HDFS Components

HDFS consists of two core components i.e.,

  • Name Node
  • Data Node

NameNodes and DataNodes are the two primary components of HDFS's architecture. NameNode is responsible for managing file system metadata, including directory structure and file-to-block mapping. It maintains a record of which blocks reside on which DataNodes. Data nodes are responsible for holding the data units themselves.

Name Node
  • The name node is also known as the master node which controls the workings of the data nodes.
  • Generally, it contains metadata.
Data Node
  • The main task of data nodes is to read, write, process, and replication of data.
  • The data nodes communicate with NameNode using sending signals to the name node, known as heartbeats. These heartbeats show the status of the data node.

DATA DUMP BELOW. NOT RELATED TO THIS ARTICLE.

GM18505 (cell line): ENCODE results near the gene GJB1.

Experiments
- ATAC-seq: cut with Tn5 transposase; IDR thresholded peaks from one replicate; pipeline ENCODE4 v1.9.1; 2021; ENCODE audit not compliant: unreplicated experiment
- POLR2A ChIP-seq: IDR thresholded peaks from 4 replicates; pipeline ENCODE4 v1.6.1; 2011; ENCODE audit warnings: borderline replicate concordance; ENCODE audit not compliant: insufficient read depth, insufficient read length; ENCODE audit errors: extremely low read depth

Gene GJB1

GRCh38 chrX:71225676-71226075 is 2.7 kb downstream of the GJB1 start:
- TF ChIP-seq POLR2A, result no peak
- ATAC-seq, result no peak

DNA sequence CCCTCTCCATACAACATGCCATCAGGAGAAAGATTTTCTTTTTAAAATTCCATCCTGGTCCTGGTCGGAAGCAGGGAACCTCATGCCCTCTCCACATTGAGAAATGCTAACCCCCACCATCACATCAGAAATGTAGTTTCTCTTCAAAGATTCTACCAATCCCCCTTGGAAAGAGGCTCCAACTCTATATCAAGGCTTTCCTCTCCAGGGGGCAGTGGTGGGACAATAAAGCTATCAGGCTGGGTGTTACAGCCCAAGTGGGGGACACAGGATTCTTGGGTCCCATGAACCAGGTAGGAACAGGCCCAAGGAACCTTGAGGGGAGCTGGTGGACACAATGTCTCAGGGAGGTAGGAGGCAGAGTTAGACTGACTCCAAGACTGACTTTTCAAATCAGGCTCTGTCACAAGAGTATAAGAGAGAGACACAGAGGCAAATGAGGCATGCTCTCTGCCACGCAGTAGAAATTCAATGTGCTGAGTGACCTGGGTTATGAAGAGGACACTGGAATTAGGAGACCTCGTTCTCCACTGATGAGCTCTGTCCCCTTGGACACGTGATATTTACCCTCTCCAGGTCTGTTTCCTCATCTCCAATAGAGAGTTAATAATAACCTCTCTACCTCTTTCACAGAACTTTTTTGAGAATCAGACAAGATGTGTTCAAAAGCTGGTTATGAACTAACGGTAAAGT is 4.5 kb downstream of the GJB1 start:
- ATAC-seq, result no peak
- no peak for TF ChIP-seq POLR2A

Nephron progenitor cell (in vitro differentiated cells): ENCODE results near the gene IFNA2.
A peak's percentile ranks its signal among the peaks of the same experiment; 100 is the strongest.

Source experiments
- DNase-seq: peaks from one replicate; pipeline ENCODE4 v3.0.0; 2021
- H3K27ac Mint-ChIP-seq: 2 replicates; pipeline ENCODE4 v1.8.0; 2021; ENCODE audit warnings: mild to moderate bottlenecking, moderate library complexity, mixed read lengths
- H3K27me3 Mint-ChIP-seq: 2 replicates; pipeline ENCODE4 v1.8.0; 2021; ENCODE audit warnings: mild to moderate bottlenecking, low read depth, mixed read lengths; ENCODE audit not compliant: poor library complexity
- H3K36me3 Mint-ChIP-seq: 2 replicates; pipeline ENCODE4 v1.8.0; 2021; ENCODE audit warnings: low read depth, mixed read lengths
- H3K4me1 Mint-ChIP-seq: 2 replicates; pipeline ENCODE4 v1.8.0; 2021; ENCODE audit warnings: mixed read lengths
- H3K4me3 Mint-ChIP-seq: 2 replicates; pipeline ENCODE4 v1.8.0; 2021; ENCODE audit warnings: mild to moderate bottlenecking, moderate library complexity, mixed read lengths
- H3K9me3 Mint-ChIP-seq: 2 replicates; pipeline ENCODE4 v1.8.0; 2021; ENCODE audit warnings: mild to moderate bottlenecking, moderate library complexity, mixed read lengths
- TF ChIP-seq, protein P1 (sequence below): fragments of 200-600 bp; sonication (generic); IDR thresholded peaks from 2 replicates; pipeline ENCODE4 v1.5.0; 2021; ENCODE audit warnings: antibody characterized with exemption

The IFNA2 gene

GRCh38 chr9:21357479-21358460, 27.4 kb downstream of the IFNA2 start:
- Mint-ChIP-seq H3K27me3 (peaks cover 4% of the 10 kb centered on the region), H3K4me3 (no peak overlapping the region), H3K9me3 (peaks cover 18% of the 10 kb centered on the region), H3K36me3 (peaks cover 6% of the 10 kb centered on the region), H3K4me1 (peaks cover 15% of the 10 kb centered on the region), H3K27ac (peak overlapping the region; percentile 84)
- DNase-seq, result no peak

HDFS Cluster Master and Slave Nodes

Master and slave nodes form the HDFS cluster.

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The master is the name node, and the slaves are the data nodes. The name Node is the main node. It saves metadata, which is information about data, and uses fewer resources than the data nodes, which store the real data. In a distributed environment, these data nodes are just like any hardware device which makes Hadoop cost-effective.

HDFS makes sure that the cluster and hardware devices work together; it can be considered the heart and soul of the Hadoop system. HDFS is designed to provide data access with high throughput and to assure fault tolerance and data integrity. It accomplishes this by dividing large files into smaller blocks and distributing them across the cluster's multiple servers. Typically, each block is replicated across three servers to provide redundancy and fault tolerance. The below-mentioned example demonstrates this using a well-structured diagram.

Example

Below image demonstrates the working of the Name node and Data Node,